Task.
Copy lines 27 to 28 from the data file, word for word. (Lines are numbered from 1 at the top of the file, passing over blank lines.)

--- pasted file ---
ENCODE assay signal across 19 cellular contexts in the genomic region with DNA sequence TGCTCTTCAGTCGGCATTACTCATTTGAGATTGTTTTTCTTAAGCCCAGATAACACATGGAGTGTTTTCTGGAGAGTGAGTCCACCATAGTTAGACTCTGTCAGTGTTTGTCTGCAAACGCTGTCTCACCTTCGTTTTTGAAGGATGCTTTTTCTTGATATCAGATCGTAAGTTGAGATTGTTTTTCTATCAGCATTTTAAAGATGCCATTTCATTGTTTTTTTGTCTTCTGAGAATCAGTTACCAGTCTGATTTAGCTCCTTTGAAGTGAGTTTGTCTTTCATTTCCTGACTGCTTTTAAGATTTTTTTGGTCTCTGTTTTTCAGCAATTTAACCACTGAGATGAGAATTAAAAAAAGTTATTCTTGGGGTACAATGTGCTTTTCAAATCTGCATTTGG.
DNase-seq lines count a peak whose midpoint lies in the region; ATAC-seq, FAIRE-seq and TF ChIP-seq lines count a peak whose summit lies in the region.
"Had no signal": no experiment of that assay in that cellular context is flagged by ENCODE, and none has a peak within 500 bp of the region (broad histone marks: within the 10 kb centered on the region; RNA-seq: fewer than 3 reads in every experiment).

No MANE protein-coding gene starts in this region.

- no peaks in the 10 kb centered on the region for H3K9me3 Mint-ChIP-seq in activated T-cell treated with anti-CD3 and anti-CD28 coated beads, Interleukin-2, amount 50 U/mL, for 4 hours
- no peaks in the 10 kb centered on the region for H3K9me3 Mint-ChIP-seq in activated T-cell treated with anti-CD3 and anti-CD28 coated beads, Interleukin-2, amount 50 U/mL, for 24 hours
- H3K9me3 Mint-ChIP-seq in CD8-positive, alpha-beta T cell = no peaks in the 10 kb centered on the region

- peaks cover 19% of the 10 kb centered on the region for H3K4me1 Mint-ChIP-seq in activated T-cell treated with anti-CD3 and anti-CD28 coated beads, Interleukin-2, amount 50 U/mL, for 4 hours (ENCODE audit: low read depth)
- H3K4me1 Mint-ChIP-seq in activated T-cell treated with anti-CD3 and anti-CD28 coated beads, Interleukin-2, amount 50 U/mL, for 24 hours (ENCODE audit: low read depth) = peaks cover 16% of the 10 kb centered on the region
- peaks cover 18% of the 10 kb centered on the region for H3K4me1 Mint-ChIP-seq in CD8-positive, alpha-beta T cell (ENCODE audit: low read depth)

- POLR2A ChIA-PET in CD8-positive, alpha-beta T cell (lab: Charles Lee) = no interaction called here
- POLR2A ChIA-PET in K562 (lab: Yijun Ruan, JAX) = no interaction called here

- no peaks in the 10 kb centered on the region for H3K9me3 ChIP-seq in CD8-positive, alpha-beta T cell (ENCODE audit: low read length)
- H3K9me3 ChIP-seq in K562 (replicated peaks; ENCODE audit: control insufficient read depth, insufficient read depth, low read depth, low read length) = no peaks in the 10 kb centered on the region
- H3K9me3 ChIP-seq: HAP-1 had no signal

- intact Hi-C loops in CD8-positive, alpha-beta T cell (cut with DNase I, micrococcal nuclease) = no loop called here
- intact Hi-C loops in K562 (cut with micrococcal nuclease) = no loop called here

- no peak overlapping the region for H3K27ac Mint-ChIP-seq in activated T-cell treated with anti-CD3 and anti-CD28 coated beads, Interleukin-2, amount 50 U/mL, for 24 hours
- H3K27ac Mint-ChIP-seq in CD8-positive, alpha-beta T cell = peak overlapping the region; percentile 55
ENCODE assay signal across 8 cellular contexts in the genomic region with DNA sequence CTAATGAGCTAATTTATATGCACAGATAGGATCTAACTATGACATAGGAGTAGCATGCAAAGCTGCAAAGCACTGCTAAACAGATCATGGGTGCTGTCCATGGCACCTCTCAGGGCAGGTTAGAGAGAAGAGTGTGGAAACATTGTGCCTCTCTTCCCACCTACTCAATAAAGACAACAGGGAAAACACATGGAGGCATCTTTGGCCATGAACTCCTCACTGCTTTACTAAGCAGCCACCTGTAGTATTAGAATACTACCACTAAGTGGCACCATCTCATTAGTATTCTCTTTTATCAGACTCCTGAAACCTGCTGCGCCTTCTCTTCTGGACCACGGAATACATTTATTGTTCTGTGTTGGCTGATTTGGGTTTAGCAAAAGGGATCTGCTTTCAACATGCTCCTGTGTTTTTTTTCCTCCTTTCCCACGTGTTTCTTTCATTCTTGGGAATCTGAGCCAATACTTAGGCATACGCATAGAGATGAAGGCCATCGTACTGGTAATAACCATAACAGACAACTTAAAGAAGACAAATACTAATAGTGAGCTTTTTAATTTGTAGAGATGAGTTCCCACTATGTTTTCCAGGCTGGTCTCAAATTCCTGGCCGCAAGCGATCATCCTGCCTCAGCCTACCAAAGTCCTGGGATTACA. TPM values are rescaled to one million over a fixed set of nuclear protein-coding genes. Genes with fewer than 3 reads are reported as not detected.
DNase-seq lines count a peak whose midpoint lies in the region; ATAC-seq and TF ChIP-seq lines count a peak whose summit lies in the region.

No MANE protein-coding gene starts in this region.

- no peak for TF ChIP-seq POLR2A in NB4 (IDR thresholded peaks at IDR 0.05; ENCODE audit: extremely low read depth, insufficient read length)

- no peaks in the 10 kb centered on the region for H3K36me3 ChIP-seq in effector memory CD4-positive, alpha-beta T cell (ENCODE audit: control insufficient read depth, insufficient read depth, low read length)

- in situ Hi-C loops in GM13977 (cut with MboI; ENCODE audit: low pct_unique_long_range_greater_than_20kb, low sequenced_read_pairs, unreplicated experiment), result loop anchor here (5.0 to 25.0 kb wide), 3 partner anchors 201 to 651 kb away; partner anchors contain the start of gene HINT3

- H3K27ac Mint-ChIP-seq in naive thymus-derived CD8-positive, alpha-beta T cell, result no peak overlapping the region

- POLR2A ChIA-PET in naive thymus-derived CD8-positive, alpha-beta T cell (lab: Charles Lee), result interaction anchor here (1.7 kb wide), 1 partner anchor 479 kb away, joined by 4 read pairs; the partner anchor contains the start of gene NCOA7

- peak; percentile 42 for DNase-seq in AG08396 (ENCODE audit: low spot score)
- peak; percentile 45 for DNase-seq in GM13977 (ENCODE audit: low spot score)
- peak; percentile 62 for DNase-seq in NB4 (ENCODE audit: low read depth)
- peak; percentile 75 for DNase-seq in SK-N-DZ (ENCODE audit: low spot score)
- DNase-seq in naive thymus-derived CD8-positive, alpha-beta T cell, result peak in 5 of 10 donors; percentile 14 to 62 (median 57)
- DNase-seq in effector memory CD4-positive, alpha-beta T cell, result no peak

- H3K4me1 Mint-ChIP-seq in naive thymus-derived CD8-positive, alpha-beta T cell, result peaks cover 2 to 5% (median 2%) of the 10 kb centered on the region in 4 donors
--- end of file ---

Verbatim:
- POLR2A ChIA-PET in naive thymus-derived CD8-positive, alpha-beta T cell (lab: Charles Lee), result interaction anchor here (1.7 kb wide), 1 partner anchor 479 kb away, joined by 4 read pairs; the partner anchor contains the start of gene NCOA7

- peak; percentile 42 for DNase-seq in AG08396 (ENCODE audit: low spot score)